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From Korbinian Bachl - privat <korbinian.ba...@whiskyworld.de>
Subject Re: Jackrabbit & google AppEngine
Date Mon, 13 Apr 2009 10:45:09 GMT
Hi Tako,

well its somewhat easy.

First, you need to get an account - funnywise, you usually have one as 
you can just login with your amazon.com account. Then you'd register 
yourself for the services you want - here: EC2 (aws.amazon.com);

After that youre "in". To get started you need to understand how aws 
works. In EC2 you can have "instances" - a dedicated virtual machine 
with guaranteed cpu time and ram that is available in 5 flavours (power 
+ ram - differs in pricing, going from 0,10 per hour to over a dollar 
per hour - pricing is shown on aws).

BTW, regarding the pricing: is right that aws doesnt let you try it for 
free, however, my whole testrun did cost under a dollar, namely 0,57 
USD. Thats nearly "free" to me.

If a instance is shutdown, you'll loose *all* data in it and its reset 
to pre-start (!) state. So even you have space in an instance, the data 
there will be lost. To overcome this, you need space that can be mounted 
- this is called EBS (Elastic Block Store). You can think of these as a 
real hard drive that can be attached to 1 (only 1!) AMI instance.

BTW: all cations like new instance, storage and so on can be easily set 
up by using the Amazon Management Cosole (webapp under 

So the overview for a JR testrun is:

1 AMI Instance (small) <---connected-----> 1 ECB Volume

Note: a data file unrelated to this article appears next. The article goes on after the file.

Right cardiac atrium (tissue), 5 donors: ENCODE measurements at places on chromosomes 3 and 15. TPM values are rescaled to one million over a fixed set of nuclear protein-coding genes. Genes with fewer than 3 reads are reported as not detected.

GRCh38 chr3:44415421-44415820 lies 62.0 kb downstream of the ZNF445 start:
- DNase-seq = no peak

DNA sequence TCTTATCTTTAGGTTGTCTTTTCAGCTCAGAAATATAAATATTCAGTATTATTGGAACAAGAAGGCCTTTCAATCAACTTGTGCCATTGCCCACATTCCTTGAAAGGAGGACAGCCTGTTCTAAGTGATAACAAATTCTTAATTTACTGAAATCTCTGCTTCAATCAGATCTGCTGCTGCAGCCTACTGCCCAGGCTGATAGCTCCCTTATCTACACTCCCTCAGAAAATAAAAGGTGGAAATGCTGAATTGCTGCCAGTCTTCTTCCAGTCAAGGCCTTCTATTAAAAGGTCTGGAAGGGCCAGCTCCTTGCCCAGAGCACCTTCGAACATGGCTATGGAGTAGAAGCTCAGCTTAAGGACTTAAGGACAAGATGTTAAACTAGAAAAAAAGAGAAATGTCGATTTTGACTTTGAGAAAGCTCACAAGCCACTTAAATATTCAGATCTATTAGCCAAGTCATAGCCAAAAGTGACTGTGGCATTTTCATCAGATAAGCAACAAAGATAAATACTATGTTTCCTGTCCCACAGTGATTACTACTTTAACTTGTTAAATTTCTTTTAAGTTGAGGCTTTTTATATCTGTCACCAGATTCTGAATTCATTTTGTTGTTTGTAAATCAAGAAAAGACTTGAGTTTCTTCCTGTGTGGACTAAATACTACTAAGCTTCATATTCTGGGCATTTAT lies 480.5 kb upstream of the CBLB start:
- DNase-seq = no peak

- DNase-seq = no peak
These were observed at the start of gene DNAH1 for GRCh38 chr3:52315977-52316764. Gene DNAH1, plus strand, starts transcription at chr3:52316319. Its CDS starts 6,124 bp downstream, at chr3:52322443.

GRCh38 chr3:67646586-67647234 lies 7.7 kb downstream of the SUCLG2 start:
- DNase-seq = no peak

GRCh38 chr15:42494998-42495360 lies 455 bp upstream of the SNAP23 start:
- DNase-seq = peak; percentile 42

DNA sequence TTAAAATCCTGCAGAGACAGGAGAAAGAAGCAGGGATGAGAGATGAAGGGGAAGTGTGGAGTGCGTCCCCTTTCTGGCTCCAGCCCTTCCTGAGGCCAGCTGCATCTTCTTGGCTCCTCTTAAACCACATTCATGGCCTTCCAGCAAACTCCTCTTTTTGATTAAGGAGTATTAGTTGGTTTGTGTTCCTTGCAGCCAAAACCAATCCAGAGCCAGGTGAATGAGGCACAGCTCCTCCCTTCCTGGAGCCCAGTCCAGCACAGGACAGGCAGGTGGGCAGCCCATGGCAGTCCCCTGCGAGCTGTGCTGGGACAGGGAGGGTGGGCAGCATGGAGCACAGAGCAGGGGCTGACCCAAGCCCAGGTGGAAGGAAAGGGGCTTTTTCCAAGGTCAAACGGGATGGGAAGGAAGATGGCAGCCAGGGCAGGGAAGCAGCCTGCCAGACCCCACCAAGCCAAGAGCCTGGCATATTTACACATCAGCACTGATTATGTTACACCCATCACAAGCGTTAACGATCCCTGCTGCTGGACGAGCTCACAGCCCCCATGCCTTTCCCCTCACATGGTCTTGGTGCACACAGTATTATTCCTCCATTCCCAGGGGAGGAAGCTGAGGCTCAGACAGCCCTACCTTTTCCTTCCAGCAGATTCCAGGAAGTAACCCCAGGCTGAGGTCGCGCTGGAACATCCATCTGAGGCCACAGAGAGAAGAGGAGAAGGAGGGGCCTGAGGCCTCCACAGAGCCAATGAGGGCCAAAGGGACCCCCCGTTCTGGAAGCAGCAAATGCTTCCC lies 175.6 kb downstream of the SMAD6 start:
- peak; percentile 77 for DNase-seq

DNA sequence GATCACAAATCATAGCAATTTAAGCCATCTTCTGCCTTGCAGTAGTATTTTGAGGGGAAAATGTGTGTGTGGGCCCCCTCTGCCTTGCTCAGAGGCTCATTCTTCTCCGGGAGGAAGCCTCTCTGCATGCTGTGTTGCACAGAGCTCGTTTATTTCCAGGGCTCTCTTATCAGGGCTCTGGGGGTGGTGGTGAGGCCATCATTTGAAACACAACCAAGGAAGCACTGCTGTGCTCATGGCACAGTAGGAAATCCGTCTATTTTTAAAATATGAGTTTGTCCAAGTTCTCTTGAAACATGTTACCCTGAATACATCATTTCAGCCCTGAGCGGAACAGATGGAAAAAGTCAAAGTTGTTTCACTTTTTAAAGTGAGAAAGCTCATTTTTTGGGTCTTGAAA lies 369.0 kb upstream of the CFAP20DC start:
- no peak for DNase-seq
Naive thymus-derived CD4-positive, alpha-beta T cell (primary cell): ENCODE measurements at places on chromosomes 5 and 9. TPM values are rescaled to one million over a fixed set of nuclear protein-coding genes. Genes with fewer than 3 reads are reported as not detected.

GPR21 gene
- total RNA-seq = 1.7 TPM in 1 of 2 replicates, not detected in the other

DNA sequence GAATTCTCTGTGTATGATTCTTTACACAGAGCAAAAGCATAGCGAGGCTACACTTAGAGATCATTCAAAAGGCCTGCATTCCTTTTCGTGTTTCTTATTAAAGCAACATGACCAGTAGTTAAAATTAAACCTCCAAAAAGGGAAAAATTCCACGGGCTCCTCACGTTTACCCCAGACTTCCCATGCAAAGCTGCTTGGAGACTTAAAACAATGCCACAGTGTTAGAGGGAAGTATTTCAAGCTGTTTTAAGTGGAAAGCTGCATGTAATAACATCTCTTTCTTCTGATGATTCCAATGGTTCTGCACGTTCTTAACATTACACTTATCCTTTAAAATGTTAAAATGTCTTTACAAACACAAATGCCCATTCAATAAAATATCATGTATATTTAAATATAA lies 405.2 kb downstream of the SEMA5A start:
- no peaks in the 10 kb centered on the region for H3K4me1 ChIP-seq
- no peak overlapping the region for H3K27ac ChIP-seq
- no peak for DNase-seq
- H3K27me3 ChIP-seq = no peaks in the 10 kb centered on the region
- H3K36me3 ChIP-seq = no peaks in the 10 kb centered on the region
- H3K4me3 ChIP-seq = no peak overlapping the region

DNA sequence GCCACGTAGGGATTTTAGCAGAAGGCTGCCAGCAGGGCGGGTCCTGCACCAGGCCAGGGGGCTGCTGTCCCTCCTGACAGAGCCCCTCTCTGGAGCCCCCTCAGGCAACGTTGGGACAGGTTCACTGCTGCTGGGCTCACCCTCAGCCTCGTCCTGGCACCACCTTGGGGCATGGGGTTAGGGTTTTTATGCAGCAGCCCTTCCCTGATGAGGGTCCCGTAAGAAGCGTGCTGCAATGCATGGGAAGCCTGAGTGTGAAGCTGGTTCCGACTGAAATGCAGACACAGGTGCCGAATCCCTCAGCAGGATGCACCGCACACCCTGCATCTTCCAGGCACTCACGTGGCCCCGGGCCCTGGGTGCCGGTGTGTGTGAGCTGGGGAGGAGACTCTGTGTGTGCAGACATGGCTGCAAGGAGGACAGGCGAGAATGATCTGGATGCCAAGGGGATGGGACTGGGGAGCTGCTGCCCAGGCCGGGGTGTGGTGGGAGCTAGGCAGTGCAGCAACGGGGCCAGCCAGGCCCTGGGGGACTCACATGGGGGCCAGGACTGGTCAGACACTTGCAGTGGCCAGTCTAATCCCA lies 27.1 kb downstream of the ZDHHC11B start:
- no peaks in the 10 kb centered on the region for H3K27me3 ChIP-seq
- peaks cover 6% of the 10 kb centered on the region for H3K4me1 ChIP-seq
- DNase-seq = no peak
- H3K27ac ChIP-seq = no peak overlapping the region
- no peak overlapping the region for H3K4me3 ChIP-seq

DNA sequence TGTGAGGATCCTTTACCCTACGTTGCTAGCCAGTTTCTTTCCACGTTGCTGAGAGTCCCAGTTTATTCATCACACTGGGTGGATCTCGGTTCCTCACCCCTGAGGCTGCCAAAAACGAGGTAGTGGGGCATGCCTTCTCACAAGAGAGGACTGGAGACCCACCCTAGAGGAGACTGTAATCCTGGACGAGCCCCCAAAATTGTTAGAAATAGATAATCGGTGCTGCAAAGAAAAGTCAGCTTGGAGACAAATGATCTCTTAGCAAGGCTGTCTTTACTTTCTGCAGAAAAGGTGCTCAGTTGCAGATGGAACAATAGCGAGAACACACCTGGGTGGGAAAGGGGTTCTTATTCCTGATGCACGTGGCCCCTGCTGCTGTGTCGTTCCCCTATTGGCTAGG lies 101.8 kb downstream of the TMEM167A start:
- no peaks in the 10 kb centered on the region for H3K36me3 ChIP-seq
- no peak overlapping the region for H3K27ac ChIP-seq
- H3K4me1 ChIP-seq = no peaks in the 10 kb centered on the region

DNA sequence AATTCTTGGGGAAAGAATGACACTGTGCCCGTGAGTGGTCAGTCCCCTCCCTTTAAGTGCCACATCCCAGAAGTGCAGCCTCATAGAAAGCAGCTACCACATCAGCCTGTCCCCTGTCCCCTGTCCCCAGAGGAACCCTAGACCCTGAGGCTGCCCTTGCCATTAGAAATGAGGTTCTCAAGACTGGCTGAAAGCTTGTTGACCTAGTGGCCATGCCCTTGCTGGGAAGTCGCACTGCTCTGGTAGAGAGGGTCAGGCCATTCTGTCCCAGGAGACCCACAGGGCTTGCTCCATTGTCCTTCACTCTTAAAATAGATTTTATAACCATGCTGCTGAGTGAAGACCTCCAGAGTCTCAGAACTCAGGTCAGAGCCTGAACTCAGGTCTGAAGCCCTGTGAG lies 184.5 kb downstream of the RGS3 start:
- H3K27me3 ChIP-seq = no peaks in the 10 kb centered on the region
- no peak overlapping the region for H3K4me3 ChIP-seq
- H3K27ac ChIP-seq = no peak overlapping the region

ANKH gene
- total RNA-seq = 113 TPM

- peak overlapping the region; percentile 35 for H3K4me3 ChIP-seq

AWS offers much more services, but these are *not* necessary now (later 
it may be useful to use additonal aws sotrage options for lower price/ 
sharing between instances/ backup etc...)

So, after you get the first grip, you just need to start an instance at 
first. As AMI image I would go with "ami-45997c2c" as this is a public 
one that has java and tomcat on it (you also can build your own AMI 
local and upload, but for testrun its waste of time, as over 1800 
preconfigured AMIs are available in US region and over 200 in EU 
region). Also make sure you get a key-pair generated in first time use 
and download it - this is needed for SSH root access to it later on.

After your instance is up and running you need to attach space. So you 
go to ECB Volumes and add a new one. Make sure you create both (instance 
and volume) in same (!) places called "availability zone" in aws (can be 
looked up for the instance in case not configured explicitely in the 
console by just klicking on the running instance). In case you create 
one in zone A and the other in B you can't attach them together.

After ECB is setup and attached, you can access the instance using SSH 
and your private key. Then simply create a directory and mount the 
volume to it (remember: first time you need to format it). In case your 
instance is shut off, or the ECB detached (do unmount first!),  your 
data will be still existing on your ECB volume and can be attached to 
any future instances (for long term however, you should have a look at 
aws S3).

So after instance is running and storage mount, you then can config your 
repository.xml to use the mount path for file based JCR repo. Then just 
deploy your application to the tomcate via SFTP and voila, JCR on AWS 
running. If you want to kill the instance, you can do so and then create 
a new instance and repeat the app upload and in case storage path is 
equal all should be working.

You'll notice that the URL changes all time - to overcome this you'll 
need to grab a "aws elastic IP", a fixed IP that can be attached to 
instances and wont change as long as you "possess" it (costs money 
depending if in use or not - prices can be looked up under aws.amazon.com).

So, that'll should get you up and running. Further AWS and Java